Figure 2.27

    Figure 2.27 Error message in SQL Developer

    You can review your cursor's exact position by referring to the bottom of the screen (see Figure 2.28).

    Figure 2.28

    Figure 2.28 Line and column indicator

    SQL is an exacting language. As you learn to write SQL, you will inevitably make mistakes. It is important to pay attention to the error messages the database returns to you so you can learn from and correct your mistakes. For example, the Oracle error message in Figure 2.27 informs you that you referenced a nonexistent table or view within the database schema. (Views are discussed in Chapter 13. You can correct your SQL statement and execute it again.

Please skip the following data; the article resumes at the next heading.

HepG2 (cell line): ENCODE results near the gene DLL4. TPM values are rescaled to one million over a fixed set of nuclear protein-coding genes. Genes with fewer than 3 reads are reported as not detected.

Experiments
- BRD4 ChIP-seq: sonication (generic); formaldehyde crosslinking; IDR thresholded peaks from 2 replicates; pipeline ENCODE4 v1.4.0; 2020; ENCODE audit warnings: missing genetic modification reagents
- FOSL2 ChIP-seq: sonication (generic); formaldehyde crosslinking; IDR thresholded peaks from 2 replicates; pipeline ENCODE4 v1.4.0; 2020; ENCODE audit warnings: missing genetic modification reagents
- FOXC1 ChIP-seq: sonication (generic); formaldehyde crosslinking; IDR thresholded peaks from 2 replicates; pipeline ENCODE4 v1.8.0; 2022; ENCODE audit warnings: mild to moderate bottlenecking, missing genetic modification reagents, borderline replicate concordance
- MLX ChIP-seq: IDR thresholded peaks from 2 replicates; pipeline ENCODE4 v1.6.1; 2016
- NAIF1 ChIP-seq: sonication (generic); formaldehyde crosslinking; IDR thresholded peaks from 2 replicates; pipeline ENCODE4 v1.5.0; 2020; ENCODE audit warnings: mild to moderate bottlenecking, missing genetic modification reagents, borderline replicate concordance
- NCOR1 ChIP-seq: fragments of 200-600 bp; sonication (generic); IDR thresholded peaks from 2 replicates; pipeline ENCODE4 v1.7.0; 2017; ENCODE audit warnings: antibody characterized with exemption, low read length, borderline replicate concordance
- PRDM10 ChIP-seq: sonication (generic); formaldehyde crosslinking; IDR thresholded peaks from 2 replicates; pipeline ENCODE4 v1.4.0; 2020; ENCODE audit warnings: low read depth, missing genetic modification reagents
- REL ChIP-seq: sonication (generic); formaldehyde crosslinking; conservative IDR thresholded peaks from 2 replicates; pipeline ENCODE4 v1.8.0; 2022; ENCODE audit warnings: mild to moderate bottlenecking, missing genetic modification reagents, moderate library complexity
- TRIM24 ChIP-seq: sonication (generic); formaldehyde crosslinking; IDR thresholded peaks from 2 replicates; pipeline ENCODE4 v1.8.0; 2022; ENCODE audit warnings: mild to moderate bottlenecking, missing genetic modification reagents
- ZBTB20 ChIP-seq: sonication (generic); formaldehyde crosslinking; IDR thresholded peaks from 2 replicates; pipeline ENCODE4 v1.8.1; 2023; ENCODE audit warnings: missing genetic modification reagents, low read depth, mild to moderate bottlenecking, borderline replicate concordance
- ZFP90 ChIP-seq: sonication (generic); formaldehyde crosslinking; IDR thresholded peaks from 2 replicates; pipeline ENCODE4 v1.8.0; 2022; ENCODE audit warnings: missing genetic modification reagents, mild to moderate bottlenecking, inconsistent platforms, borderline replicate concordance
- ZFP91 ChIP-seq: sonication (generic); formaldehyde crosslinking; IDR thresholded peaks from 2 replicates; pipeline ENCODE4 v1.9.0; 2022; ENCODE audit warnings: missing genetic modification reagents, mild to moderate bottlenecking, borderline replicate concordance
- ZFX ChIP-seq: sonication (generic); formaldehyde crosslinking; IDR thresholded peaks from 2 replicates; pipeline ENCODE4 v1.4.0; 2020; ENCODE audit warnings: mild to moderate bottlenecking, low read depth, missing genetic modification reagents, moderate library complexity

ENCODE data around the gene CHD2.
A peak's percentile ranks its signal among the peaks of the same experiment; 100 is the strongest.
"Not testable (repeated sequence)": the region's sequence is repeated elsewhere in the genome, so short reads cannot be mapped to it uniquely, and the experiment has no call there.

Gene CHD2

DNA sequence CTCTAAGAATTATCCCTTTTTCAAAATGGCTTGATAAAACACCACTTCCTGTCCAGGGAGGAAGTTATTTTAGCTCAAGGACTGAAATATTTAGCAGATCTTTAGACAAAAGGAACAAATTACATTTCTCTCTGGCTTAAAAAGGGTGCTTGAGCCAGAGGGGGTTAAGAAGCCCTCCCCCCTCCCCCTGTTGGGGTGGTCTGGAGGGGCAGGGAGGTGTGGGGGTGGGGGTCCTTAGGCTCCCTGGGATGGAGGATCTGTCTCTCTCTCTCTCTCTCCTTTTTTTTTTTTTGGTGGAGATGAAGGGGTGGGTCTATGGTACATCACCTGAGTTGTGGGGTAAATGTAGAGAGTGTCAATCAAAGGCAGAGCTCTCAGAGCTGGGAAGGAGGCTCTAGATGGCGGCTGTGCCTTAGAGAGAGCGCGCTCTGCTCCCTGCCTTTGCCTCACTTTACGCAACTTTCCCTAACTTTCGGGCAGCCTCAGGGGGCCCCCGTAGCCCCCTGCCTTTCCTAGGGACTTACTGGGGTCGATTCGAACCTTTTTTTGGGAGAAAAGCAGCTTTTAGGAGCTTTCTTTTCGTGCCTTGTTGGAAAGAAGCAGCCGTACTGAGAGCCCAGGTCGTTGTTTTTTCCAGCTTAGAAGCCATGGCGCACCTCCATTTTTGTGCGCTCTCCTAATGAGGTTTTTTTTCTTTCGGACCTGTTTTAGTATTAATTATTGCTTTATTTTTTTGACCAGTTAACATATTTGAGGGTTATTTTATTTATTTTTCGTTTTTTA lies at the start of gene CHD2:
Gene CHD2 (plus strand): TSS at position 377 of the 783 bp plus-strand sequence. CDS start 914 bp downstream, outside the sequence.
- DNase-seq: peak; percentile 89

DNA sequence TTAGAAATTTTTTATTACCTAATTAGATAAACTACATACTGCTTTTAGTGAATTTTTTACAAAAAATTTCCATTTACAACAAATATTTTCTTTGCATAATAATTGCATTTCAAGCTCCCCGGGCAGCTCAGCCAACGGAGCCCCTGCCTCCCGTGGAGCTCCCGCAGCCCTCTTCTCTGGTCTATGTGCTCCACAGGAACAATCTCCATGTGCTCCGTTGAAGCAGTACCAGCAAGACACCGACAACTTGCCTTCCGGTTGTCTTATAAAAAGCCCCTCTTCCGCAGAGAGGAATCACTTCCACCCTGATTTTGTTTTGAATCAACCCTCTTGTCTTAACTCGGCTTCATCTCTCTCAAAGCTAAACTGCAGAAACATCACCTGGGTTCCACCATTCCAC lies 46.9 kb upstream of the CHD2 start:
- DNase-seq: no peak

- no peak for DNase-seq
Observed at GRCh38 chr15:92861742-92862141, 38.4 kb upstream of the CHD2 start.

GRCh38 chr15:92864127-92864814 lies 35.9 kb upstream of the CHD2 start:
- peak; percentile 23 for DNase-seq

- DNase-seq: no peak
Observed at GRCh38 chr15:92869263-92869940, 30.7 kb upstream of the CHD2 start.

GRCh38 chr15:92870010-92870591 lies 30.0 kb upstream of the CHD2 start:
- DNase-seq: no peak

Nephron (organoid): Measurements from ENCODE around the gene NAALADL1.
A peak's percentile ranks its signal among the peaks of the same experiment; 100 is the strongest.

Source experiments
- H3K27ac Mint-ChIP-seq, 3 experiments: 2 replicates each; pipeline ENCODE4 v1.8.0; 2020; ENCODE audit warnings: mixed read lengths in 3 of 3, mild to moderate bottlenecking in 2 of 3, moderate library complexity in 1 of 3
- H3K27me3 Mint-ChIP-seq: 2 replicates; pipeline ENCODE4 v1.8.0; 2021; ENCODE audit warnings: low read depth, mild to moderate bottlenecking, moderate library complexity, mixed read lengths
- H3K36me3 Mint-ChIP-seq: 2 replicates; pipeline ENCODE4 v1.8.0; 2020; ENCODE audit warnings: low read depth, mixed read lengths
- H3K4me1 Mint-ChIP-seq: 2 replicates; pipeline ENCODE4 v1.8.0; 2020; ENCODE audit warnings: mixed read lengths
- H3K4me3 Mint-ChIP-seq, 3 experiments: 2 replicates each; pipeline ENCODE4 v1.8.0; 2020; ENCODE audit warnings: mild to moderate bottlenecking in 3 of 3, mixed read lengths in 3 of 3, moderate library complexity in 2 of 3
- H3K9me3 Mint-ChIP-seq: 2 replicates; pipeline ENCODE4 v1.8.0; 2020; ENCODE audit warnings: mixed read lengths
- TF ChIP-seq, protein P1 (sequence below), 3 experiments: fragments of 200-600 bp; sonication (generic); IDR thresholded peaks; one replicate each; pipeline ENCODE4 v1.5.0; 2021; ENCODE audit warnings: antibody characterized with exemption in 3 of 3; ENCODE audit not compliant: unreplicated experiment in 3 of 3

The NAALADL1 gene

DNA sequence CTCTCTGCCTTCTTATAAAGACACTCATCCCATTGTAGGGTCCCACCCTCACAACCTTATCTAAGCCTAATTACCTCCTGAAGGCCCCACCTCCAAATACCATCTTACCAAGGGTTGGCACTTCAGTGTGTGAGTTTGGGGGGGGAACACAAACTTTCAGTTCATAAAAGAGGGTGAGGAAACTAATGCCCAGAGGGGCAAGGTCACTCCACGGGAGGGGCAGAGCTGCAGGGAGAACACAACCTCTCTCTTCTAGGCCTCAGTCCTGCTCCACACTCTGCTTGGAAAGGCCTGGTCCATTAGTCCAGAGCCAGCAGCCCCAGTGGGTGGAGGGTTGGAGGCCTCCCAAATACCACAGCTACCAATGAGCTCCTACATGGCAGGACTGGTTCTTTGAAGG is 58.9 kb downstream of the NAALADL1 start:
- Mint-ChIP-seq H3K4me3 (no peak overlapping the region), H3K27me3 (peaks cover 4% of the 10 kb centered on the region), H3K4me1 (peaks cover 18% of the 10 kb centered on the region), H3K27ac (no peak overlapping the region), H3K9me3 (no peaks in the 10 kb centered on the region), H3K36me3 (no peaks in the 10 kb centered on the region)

5. Execute the following SQL statement. Then, in the Results window, right-click and choose the menu option Single Record View. Describe your observation.

    SELECT *
      FROM student

    ANSWER: The Single Record View window allows you to examine one record at a time and scroll through the records using the arrows at the top (see Figure 2.29). If there are many columns in a table, you can expand the window by dragging its sides.

    Figure 2.29

    Figure 2.29 Single Record View window

    As you can see, there are many menu options available when you right-click the Results window. The Auto-fit menu options (see Figure 2.30) are very useful for formatting the Results window according to the length of the data cells or the length of the column name.

    Figure 2.30

    Figure 2.30 The Results window menu options

    The Count Rows menu option returns the number of rows in the table. Not all the rows may be displayed at a given time in SQL Developer, as indicated in the Fetched Rows message on the status bar (see Figure 2.31). SQL Developer fetches additional rows, as needed, when you scroll down.